Easy techniques for measuring Laminate cuts

During every laminate installation there are two things that you will do a lot of, they are measuring for a cut and installing a plank. Each of these are pretty simple to do, Right? Well I would say maybe, unless you know a few quick and easy techniques to use in the process. In this post I will explain how to mark these cuts and I will also show you a few tools that you can use during your laminate installation.

Laminate installation- measuring a cut

Put away your tape measure because you will not need to use it. Yes I really just said that and I mean it. During my laminate installation I use nothing but a marker and a cheater board(more on the cheater board in my How to scribe a wall video) to measure and mark ALL my cuts.

It’s really pretty simple and you are gonna learn how in just a few short minutes. Take a look at one of the planks that you have. You will notice that there is a tongue on one side(the male end) and there is a groove on the other(the female end). By the way most laminate installations the female end will face away from the starting wall.[so facing out] Now that we have this established, lets move on. During the laminate installation when you get to the end of a row, take a plank and turn it 180 degrees. It will now be backwards and the female end would be facing the starting wall. Place the plank on the floor next to space that you will need a cut piece. Slide the plank tight to the wall.

If the tongue on the end of the board is greater then 1/4 then you will need to adjust the mark your about to make accordingly. Once the laminate is in place mark the plank where the the last plank ends. This will be the cut piece. Its just that simple. Now if you need to adjust for the gap that will be left because the tongue on your plank is greater than 1/4 inch than adjust your mark accordingly. Once you mark a few boards you will  get the hang of it.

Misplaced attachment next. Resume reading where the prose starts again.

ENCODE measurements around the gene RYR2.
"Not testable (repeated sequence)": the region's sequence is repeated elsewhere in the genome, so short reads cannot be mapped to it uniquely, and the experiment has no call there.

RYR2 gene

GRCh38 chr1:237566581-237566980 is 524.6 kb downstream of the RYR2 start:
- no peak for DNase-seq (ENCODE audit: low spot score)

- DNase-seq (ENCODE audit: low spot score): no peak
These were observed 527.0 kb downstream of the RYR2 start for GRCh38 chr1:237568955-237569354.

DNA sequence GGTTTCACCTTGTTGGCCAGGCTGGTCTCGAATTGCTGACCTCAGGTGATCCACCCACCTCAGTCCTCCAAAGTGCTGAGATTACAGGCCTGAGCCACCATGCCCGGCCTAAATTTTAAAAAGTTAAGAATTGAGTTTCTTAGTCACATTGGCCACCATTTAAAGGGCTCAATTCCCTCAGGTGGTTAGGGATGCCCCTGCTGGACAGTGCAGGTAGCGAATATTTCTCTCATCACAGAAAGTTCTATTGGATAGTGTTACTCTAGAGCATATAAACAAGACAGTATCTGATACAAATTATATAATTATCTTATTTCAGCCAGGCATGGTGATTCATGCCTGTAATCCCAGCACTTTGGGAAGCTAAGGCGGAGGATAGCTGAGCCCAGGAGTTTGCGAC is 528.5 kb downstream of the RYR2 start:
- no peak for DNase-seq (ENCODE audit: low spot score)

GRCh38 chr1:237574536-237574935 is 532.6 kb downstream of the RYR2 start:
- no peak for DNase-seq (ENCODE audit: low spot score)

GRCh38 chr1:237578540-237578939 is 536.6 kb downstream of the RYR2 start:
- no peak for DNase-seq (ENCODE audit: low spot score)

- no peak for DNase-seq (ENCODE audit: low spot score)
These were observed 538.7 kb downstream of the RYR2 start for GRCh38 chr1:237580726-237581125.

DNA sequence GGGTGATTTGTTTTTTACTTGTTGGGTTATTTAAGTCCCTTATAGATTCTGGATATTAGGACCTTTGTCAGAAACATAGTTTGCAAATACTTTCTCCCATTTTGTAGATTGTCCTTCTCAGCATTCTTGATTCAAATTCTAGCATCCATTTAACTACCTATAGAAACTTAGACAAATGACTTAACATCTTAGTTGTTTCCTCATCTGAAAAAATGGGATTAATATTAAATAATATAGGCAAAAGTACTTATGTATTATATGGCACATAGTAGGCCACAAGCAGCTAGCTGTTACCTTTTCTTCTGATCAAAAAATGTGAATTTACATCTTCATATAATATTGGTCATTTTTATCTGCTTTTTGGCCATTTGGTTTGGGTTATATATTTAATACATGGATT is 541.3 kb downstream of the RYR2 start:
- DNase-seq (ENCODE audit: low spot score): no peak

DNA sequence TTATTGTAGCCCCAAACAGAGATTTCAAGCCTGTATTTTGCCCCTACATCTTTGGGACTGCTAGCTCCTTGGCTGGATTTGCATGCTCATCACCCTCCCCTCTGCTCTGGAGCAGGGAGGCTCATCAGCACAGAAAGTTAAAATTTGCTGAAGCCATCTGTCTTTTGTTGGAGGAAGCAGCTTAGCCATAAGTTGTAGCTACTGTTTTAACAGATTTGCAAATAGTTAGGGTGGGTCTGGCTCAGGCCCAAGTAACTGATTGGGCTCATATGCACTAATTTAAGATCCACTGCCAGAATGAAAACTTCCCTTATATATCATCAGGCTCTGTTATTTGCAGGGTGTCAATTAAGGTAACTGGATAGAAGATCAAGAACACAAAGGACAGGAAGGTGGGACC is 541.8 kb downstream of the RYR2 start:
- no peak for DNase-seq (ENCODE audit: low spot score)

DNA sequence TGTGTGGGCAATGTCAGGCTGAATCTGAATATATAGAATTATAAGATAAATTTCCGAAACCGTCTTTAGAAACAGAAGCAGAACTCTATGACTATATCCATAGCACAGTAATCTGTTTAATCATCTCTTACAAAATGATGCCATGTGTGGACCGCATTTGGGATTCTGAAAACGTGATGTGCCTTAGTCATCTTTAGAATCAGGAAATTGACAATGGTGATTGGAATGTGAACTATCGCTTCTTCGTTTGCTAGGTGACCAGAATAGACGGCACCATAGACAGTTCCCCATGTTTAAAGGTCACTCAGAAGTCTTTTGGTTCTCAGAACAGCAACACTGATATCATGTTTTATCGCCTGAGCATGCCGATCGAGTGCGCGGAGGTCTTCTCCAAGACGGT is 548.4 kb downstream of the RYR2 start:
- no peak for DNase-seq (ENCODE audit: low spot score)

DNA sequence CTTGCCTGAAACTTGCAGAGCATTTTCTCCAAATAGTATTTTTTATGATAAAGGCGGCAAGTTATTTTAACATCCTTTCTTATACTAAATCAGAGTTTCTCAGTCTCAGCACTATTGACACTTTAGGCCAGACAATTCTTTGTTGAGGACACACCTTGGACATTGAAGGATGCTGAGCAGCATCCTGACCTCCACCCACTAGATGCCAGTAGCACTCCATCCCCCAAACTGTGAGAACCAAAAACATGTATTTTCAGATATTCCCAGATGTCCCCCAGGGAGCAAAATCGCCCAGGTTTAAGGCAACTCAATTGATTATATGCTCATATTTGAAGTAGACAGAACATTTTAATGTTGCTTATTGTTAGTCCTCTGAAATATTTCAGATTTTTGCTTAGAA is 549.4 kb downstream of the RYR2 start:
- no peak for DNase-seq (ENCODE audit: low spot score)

Most of the time during the laminate installation I always try to install a row in the direction where the tongue would be against the wall when I flip it around to mark the cut and the female end would be away from the wall.

So that might mean you install the planks from left to right or from right to left depending on the laminate and the way it was designed.

It will always be easiest to work away from the female end!

That is how easy it really is to mark a cut. I will show you in detail when you watch the video below. I also have more measuring techniques in some of my other videos. Be sure to watch them all cause you won’t want to miss them.

Laminate Installation- Easy techniques and must have tools

Laminate installation can be tough at first. Some locking systems are harder to use than others. To be honest the cheaper laminates that you find on special at the home improvement stores are usually the toughest to use. The more expensive laminates usually have a a  more user friendly locking system.